Finding Harmony in Diversity: Dichotomy of Individuality and Cultural Norms
BY MRUNAL DEORE '24
In the constant beat of the city, there is a versatile motion of eyes. Some eyes soar upward to see the tall skyscrapers of New York, another steadily follows the rhythm of the waves in Los Angeles, another takes in the architecture in Paris, or another simply tracks the endless waves of people and traffic in Mumbai. Amidst the diverse cityscapes, each observer becomes an individual, their eyes reflecting their souls. Individuality is what keeps one unique in a wave of people. It's the sum of a unique blend of thoughts, emotions, and reactions to the world. Pondering the influences that shape identity, it’s crucial to understand the dichotomy between nature and nurture. It raises the question of whether individuality comes from the traits people are born with, or whether they are the reflection of how different places mold identities. Yet the culture one grows up in includes both the nature and nurture aspects of one’s identity. A first introduction with oneself is through the culture one grows up in. Cultural diversity enriches individuals with unique perspectives, but the fear of not fitting in or facing rejection within one's own culture can stifle self-expression. Balancing tradition and individuality becomes a delicate balance, offering both challenges and opportunities for personal and cultural growth.
Diversity leads to productivity. For instance, in a Forbes article, companies with more culturally and ethnically diverse executive teams were 33% more likely to see better-than-average profits. In a previous study in 2014, that increase had been 35%. At the board of directors level, more ethnically and culturally diverse companies were 43% more likely to see above-average profits, showing a significant correlation between diversity and performance. In order to stand out in the competitive workforce, companies benefit from the fusion of multiple cultural ideas. This blend of perspectives does not just foster an inclusive workplace, but also reflects levels of high productivity and success.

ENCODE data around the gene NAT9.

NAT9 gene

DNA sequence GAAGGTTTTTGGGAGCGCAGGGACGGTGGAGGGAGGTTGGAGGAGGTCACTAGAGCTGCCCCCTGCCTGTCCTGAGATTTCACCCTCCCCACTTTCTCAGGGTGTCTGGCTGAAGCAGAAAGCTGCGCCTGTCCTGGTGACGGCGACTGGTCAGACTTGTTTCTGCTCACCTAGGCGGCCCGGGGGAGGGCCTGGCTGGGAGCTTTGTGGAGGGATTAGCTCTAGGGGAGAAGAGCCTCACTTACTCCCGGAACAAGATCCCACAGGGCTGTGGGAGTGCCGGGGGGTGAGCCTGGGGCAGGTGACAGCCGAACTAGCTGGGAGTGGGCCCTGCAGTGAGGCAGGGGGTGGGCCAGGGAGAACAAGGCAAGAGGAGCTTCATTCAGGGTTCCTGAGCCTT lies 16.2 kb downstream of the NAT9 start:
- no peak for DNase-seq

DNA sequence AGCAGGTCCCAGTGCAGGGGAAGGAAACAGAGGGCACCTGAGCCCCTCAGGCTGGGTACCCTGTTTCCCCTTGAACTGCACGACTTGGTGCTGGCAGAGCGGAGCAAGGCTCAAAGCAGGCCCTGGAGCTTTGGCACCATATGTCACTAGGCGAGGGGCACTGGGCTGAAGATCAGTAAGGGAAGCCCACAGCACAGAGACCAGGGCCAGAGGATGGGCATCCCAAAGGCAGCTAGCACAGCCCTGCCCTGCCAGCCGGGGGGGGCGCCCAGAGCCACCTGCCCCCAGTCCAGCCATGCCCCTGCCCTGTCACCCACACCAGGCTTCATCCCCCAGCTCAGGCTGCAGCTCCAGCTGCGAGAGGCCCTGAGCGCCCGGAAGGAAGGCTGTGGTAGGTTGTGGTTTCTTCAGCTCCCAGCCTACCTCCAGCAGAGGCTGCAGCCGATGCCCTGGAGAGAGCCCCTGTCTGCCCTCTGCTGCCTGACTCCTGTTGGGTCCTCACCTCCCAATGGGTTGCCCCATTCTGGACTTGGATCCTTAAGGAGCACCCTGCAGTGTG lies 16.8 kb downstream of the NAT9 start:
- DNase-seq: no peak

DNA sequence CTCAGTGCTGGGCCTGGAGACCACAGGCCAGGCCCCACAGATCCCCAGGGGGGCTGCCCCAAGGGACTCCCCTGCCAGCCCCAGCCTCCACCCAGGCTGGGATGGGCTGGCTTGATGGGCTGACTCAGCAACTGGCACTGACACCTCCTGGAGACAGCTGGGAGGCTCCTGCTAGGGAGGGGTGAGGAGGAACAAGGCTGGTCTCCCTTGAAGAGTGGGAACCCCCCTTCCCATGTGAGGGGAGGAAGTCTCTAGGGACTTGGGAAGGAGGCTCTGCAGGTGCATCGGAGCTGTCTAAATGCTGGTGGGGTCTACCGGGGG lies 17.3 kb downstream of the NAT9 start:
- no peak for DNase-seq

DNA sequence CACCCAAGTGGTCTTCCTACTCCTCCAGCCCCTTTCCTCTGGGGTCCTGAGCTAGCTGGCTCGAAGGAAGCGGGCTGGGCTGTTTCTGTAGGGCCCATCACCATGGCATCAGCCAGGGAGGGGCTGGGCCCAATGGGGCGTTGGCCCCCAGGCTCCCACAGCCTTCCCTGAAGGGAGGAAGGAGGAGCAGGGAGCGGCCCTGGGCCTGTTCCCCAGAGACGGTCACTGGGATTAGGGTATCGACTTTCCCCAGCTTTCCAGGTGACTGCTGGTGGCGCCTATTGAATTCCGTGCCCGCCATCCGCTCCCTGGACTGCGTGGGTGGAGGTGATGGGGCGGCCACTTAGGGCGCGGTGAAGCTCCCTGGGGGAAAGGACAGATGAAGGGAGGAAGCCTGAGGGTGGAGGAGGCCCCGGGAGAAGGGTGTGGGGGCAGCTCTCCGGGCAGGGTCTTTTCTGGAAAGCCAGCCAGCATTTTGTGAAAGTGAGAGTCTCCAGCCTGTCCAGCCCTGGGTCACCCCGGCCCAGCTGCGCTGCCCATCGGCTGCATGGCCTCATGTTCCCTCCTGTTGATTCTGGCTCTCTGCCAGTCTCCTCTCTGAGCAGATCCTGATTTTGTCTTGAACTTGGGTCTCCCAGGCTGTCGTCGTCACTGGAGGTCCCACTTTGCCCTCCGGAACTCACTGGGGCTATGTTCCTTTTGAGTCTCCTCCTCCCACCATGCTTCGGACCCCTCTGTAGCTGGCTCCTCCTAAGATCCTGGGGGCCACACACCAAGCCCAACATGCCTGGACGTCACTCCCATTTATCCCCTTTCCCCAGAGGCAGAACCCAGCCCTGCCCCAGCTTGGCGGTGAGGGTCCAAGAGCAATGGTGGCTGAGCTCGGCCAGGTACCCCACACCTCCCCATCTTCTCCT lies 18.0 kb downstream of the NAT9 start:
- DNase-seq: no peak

While there are many cultural ideologies that differ, a good comparison would be the opposite reactions regarding practices in Eastern and Western cultures. In Western cultures, kids are excited to start a new life once they are in college. The thought of owning their own house, car, and everything in between revitalizes them. However, in Asian cultures, staying with your parents well after graduating or even getting married is seen as a sign of respect to your elders for all the sacrifices and money they put in raising their children. For example, in an interview by Oprah Winfrey with former Miss Universe and renowned Bollywood actress, Aishwarya Rai, and her husband, Abhishek, Oprah asks: “You live with your parents? How does that work?” Abhishek countered, “You live with your parents?” to which Oprah said that she doesn’t. Abhishek then asked her, “How does that work?” This distinct difference between adulthood is a polar opposite to the way of life in the Western world. Moreover, Jackie Chan said that even though he doesn’t profit as much for dubbing movies centered around Chinese culture, he still pursues it because he wants to show Chinese culture through a foreign perspective to a global audience. His statement reflects his commitment to breaking the stereotypes that are surrounded around Chinese culture. All in all, individuals are always striving to make their culture understood on a worldwide scale.